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"As long as human rights are violated, there can be no foundation for peace. How can peace grow where speaking the truth is itself a crime?"

Reborn supremacy: China's control of Tibetan reincarnation

January 23, 2008

Non-Subscriber Extract

Jane's, UK
21 January 2008

Reincarnation rarely overlaps with international security concerns.
However, in the Tibet Autonomous Region (TAR) of China, the topic has
implications for the way Beijing rules the region.

Since invading the then-independent Tibet in 1950, Beijing has ensured
tight military and political control over the strategically important
area. Struggling against this control has been the spiritual leader of
Tibetan Buddhists and last independent political leader of Tibet, the
14th Dalai Lama Tenzin Gyatso, who was 15 when China invaded and in his
early twenties when he fled the region to India in 1959. Now 72 years
old, he and his Tibetan government-in-exile are concerned that his death
and reincarnation (the present Dalai Lama is believed by Tibetan
Buddhists to be the latest in an unbroken lineage of incarnations) will
eliminate the possibility of political accommodation with China, given
the Dalai Lama's role as the symbolic focus of the Tibetan issue.

For its part, Beijing similarly believes the Dalai Lama's demise will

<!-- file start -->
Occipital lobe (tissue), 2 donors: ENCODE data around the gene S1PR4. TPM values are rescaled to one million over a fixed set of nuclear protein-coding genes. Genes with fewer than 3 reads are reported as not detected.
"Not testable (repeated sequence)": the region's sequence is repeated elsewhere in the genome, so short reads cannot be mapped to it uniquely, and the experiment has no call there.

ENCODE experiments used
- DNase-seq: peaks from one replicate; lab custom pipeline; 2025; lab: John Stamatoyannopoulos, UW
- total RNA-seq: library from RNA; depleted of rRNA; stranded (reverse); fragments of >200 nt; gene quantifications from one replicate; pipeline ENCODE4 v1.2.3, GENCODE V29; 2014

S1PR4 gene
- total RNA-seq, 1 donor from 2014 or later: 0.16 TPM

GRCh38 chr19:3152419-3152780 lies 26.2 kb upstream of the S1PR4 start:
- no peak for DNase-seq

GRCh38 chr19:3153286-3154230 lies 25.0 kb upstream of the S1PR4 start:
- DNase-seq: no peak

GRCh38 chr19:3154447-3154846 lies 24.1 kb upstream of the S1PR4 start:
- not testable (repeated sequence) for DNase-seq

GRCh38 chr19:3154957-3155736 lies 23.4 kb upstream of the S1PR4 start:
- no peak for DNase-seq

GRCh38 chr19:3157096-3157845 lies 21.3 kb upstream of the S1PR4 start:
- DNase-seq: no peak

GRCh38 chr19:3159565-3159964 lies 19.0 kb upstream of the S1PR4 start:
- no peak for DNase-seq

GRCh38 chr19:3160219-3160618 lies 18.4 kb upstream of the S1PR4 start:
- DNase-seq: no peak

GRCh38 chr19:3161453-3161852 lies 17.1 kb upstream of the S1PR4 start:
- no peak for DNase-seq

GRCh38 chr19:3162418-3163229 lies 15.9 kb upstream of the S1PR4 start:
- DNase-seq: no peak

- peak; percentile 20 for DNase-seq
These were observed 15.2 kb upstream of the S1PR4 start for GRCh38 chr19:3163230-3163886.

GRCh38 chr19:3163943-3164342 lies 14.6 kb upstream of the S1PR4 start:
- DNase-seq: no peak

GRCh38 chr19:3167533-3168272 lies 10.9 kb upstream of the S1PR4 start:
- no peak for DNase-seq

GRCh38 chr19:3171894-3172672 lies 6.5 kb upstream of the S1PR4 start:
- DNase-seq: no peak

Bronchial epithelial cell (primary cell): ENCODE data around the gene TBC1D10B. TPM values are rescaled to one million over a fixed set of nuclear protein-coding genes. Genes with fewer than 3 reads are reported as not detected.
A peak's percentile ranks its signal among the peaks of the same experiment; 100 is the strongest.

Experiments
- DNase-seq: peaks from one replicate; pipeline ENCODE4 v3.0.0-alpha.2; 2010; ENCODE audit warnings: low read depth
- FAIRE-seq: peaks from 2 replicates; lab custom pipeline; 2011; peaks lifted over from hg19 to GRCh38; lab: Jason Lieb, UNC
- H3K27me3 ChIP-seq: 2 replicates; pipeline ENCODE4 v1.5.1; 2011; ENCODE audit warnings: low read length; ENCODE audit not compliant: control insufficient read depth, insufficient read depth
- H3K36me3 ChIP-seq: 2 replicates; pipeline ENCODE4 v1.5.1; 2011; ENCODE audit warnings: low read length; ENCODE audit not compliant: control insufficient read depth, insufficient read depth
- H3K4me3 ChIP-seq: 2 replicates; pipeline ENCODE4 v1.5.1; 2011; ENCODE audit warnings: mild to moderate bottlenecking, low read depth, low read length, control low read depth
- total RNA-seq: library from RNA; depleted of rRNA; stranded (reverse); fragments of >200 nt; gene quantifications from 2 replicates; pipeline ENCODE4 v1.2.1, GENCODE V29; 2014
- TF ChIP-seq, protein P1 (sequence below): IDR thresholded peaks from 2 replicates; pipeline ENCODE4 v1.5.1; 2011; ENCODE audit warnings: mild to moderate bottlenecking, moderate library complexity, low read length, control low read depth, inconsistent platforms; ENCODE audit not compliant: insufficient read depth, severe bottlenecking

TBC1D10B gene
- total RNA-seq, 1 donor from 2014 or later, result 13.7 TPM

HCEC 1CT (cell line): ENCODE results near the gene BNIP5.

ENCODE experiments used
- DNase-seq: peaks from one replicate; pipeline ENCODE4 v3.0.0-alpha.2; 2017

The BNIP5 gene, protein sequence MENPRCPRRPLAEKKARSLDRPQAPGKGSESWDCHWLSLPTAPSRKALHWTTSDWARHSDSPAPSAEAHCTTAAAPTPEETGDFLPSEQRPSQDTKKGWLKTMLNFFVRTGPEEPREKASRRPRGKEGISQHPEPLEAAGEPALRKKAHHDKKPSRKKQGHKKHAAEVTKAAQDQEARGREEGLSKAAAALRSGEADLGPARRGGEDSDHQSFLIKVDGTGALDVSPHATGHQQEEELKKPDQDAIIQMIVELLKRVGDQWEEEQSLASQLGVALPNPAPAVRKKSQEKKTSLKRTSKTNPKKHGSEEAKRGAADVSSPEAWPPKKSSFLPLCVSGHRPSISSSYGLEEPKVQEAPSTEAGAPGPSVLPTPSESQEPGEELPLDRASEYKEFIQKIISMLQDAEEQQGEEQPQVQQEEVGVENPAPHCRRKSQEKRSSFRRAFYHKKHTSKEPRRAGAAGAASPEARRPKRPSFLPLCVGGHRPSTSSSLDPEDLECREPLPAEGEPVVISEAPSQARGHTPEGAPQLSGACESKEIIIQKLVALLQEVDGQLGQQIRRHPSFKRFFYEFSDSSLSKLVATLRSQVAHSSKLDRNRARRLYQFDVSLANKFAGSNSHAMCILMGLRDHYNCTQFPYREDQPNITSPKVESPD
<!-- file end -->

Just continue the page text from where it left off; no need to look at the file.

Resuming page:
remove a figure of symbolic force and sap the movement of much of its
international resonance. It is therefore seeking to, and believes it
can, manage the Dalai Lama's death with alacrity and prevent any
deterioration in security.

The issue of reincarnation was highlighted in November when the Dalai
Lama announced during a visit to Japan that he might choose his
successor while he is still alive. Although there are instances in
Tibetan history where an incarnate Tibetan lama is believed by Tibetans
to have reincarnated before his passing, the Dalai Lama's statement was
still somewhat unusual, and certainly politically significant as an
attempt to thwart Beijing's control and supervision of the reincarnation
of influential Tibetan lamas.

However, despite the Dalai Lama's statement, the government-in-exile in
Dharmsala remains undecided on the issue. A referendum on the concept of
succession and a popular election for any successor have also been
mentioned by the Dalai Lama in 2007. This hesitancy was underlined by
further remarks in December, when the Dalai Lama also acknowledged that
he and his exile government had come to no real decision about any
specific method for managing the search for and recognition of the next
dalai lama. This indecision highlights the difficult situation for the
Tibetan government-in-exile, which has little influence in the TAR's
politics, and the nimble diplomacy of Beijing.

China's intentions regarding its desire to select the next Dalai Lama
have been known for more than a decade, long enough for the Tibetan
leader and his exile government to have formulated a clear and decisive
plan for the succession. That they still remain undecided about how
specifically to counter China's plans at this late stage is symptomatic
of the almost wholly reactive nature of their strategy towards China.
China has long remained several steps ahead of them at almost every stage.

Playing on the Dalai Lama's political naivety and his desperation to
resolve the Tibet issue, China acted to ensure that the idea of Tibetan
independence lost some of its legitimacy by shrewdly insisting he be
more vocal about accepting Tibet as a part of China. What ensued during
the 1990s and into the present decade was effective statecraft.
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